I HAD long wanted to go through the family’s old letters; the debris of half-forgotten times.
If I had been reluctant to do so it was because Memory Lane is more emotionally potholed than a Latvian farm track.
Hesitantly, I paused before picking up a bundle of letters penned by my late father. Dad passed away in 2021 and my calendar marked today’s date as 2053.
He and my stepmother had lived their last days on Spain’s Mediterranean Riviera.
I preferred living in Paraguay as it has kept its old values; securities and anyway is far removed from geopolitical fault lines.
With heaving heart I read dad’s letters. The eternal optimist, his lines told of how good the weather was compared with the climate of his native England.
The happy until death couple enjoyed café society, the company of dear friends, and dad and his wife also travelled a fair bit.
Dad’s lines seemed to grin as he wrote about their having won the lottery of life. This pleased me greatly.
Having been born during the catastrophic Second World War he often told of an austerity that few can imagine.
Admittedly, all wasn’t well in Europe in 2018. In one letter I asked him about repression but his follow-up had dismissed my fears.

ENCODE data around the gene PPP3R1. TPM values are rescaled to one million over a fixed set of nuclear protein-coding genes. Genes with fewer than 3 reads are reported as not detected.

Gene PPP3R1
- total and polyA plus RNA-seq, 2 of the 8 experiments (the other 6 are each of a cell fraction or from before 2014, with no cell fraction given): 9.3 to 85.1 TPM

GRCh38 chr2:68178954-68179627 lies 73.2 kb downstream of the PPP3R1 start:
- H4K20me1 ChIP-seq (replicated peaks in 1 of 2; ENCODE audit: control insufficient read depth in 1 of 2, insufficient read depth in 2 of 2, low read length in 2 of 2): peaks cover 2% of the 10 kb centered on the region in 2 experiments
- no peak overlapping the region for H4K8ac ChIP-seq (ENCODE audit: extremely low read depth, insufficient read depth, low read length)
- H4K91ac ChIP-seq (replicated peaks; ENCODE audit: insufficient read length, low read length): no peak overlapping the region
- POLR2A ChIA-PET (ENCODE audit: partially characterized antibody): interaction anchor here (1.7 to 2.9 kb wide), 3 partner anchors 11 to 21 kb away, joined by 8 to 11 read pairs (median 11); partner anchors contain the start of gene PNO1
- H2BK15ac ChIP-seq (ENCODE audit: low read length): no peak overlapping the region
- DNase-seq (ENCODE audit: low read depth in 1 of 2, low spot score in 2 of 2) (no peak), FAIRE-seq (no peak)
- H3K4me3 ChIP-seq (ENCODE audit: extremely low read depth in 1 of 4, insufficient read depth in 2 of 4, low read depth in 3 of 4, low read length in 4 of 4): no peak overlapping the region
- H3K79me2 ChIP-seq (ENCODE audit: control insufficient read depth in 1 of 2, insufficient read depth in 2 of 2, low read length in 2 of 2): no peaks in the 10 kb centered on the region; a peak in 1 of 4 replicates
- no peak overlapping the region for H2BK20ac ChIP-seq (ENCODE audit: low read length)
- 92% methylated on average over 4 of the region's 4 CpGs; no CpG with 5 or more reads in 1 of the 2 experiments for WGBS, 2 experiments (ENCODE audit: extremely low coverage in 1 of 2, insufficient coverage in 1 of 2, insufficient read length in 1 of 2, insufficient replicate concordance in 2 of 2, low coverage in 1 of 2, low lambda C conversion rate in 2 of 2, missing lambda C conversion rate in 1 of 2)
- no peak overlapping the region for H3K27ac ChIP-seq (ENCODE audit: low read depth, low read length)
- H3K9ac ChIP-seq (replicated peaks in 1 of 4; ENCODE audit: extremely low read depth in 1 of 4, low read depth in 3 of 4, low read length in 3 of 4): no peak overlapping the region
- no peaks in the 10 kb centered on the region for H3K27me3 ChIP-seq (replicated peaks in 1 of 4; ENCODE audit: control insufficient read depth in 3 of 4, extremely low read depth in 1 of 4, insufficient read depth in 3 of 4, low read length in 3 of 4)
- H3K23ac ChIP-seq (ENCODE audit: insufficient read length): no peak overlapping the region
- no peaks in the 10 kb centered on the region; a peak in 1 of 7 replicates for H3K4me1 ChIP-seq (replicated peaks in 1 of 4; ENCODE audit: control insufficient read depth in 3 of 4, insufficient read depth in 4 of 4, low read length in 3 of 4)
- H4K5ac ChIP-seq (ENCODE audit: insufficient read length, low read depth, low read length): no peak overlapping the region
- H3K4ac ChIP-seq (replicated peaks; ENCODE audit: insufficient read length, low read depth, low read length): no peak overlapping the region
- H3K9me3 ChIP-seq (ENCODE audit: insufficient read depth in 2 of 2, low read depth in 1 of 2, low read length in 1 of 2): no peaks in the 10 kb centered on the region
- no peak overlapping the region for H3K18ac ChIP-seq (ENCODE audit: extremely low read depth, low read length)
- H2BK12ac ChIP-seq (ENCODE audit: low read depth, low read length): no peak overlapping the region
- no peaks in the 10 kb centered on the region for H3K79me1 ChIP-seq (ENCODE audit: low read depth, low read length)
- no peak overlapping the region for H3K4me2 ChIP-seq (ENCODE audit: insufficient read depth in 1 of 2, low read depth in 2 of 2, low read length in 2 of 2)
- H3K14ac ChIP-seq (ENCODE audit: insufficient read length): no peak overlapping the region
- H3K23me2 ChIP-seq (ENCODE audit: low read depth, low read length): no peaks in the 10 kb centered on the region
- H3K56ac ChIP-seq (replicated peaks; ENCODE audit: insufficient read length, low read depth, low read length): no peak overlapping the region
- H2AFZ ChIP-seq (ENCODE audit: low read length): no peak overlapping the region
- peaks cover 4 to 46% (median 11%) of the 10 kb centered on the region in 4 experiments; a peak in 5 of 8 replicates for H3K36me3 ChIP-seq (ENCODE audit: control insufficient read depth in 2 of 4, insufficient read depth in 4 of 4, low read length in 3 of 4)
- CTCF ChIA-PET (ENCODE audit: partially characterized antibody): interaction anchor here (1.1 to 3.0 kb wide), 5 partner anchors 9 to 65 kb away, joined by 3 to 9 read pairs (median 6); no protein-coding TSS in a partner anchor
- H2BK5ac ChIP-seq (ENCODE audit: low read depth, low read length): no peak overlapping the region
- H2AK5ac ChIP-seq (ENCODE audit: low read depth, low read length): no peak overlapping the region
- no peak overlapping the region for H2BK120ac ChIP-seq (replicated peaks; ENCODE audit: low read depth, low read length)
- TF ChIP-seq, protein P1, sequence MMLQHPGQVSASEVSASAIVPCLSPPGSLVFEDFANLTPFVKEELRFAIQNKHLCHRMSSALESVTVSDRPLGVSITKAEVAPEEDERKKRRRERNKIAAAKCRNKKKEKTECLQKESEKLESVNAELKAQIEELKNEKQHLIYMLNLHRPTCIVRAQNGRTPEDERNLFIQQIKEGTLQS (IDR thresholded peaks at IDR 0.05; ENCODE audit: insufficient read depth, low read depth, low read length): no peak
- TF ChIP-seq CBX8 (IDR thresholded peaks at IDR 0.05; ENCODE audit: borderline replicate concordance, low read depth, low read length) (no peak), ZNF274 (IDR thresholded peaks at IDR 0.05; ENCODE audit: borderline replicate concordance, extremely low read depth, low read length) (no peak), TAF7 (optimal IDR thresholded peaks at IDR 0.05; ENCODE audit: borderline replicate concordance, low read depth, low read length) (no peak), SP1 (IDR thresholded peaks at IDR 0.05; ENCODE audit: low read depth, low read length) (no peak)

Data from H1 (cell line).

“As long as you keep your thoughts to yourself, which applies to everyone, especially the professionals, life is just an aquarium and we are content with our lot.”
His letters sometimes touched upon issues such as Europe being overrun by non-Europeans, a refugee crisis and a stand-off between Russia and the western powers.
Sardonically, he said that each NATO war turned the refugee taps on. Dad had expressed concern that the United States was in debt to the tune of $21 trillion.
The then euro was unstable and a number of EU states were unable to repay or refinance their government’s debts.
“Yes, there is a massive imbalance to the advantage of Russia and China. No longer self-sufficient we have lost our former supremacy. But, to be honest, son, it is all a bit over my head.”
Being something of a history buff I knew that in such circumstances war was always inevitable.
But, I kept my thoughts to myself. Why trouble my parents with what they didn’t wish to hear.
Then in 2018 the West had tried shooting its way out of the corner. Outgunned and outmanoeuvred the United States and the EU had been left desolate.
There were no rich pickings for the vultures that afterwards overran Europe. Placing the packet of letters back in their box I knew I shouldn’t have opened it in the first case.